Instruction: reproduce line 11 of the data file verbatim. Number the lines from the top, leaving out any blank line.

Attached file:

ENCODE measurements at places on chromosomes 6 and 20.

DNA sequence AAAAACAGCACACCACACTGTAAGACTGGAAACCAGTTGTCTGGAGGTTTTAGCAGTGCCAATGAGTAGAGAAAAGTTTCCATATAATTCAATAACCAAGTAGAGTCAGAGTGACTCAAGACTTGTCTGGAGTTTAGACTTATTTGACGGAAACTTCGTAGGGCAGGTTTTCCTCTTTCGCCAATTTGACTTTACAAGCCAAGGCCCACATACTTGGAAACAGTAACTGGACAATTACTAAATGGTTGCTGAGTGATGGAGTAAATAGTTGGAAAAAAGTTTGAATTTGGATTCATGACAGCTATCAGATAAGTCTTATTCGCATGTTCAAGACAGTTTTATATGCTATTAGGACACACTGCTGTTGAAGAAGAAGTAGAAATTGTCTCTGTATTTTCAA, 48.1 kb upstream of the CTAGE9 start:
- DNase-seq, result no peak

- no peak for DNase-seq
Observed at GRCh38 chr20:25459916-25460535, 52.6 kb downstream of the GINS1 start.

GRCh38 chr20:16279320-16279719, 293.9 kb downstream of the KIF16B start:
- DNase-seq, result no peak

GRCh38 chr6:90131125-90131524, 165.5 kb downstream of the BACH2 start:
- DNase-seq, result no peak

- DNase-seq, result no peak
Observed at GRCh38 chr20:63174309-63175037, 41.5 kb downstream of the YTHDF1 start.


Observed at GRCh38 chr20:63174309-63175037, 41.5 kb downstream of the YTHDF1 start.